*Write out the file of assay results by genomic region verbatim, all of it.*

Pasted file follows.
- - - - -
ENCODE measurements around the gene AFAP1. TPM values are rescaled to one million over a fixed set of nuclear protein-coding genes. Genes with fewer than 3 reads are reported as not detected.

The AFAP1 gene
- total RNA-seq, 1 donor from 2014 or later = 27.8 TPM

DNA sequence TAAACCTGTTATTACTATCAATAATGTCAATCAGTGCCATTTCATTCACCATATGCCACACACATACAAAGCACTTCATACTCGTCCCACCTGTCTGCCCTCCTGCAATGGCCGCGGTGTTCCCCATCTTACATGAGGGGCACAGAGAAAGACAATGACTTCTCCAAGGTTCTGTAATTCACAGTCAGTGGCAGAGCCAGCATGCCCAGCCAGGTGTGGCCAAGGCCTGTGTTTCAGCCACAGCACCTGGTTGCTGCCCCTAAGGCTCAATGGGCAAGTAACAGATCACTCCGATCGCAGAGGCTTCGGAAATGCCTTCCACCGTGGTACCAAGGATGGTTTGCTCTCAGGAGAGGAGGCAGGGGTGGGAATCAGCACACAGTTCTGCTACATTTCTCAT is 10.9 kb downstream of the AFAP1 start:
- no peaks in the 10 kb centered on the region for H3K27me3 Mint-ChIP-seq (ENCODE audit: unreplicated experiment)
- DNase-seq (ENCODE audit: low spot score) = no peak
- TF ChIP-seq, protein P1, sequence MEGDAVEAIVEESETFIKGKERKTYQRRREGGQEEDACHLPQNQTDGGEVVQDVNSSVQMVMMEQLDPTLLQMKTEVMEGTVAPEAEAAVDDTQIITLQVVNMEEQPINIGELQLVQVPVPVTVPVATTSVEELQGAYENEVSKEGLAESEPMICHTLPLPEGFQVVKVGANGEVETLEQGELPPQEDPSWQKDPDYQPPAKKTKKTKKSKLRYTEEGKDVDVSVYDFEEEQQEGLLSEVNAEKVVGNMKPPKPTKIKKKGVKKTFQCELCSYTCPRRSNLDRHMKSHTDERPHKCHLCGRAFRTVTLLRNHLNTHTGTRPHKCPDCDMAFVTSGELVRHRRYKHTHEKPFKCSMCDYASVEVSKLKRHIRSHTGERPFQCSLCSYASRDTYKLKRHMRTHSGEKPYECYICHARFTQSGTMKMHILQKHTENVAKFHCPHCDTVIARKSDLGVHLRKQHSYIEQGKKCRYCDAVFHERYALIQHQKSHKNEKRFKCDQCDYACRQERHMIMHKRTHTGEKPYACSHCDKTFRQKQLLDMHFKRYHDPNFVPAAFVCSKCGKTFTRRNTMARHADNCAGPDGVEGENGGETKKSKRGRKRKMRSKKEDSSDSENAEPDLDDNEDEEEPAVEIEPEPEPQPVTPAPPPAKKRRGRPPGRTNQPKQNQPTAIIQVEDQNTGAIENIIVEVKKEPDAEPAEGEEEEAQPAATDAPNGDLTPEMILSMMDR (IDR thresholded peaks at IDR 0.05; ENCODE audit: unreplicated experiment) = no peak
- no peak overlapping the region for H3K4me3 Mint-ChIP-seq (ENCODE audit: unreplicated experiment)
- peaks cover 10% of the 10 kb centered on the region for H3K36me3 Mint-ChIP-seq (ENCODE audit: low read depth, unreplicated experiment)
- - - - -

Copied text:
ENCODE measurements around the gene AFAP1. TPM values are rescaled to one million over a fixed set of nuclear protein-coding genes. Genes with fewer than 3 reads are reported as not detected.

The AFAP1 gene
- total RNA-seq, 1 donor from 2014 or later = 27.8 TPM

DNA sequence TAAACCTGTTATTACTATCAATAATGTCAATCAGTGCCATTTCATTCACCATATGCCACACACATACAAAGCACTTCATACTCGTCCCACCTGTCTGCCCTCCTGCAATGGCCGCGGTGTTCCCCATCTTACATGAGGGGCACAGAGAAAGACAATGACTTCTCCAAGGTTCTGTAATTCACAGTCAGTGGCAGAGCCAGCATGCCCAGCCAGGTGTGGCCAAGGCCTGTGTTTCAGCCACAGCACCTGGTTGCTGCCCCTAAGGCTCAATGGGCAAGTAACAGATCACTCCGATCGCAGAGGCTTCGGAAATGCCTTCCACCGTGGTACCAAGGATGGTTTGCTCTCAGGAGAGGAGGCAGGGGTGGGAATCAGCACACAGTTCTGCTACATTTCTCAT is 10.9 kb downstream of the AFAP1 start:
- no peaks in the 10 kb centered on the region for H3K27me3 Mint-ChIP-seq (ENCODE audit: unreplicated experiment)
- DNase-seq (ENCODE audit: low spot score) = no peak
- TF ChIP-seq, protein P1, sequence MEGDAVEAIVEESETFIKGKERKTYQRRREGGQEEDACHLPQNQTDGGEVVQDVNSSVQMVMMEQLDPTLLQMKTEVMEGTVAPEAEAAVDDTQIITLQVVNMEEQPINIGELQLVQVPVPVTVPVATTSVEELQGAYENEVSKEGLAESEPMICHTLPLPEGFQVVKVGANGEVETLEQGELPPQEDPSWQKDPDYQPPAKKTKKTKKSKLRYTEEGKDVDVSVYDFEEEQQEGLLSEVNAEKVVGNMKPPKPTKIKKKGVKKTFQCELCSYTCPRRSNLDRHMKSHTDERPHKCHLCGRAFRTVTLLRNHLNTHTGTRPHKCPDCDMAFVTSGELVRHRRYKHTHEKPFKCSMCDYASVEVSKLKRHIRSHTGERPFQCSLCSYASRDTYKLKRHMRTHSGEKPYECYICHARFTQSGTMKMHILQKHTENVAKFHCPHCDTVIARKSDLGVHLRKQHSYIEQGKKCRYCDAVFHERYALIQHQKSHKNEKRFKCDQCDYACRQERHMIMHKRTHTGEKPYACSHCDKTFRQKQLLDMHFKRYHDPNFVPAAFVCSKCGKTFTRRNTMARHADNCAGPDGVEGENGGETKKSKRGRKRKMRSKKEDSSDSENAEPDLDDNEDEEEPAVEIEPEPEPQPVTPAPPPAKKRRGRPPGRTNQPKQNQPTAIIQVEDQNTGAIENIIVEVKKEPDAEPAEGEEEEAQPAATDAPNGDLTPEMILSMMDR (IDR thresholded peaks at IDR 0.05; ENCODE audit: unreplicated experiment) = no peak
- no peak overlapping the region for H3K4me3 Mint-ChIP-seq (ENCODE audit: unreplicated experiment)
- peaks cover 10% of the 10 kb centered on the region for H3K36me3 Mint-ChIP-seq (ENCODE audit: low read depth, unreplicated experiment)